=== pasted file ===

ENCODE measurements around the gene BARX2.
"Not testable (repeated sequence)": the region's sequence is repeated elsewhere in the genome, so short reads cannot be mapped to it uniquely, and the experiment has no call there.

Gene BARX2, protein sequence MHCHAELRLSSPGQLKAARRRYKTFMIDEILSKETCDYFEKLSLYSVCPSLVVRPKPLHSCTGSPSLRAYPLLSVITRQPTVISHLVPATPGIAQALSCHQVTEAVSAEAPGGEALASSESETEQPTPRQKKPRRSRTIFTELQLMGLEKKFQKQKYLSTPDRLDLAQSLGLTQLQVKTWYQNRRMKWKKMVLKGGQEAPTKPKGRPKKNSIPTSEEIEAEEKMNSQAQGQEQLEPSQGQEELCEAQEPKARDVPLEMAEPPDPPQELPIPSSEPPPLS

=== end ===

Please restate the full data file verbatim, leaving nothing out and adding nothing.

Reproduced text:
ENCODE measurements around the gene BARX2.
"Not testable (repeated sequence)": the region's sequence is repeated elsewhere in the genome, so short reads cannot be mapped to it uniquely, and the experiment has no call there.

Gene BARX2, protein sequence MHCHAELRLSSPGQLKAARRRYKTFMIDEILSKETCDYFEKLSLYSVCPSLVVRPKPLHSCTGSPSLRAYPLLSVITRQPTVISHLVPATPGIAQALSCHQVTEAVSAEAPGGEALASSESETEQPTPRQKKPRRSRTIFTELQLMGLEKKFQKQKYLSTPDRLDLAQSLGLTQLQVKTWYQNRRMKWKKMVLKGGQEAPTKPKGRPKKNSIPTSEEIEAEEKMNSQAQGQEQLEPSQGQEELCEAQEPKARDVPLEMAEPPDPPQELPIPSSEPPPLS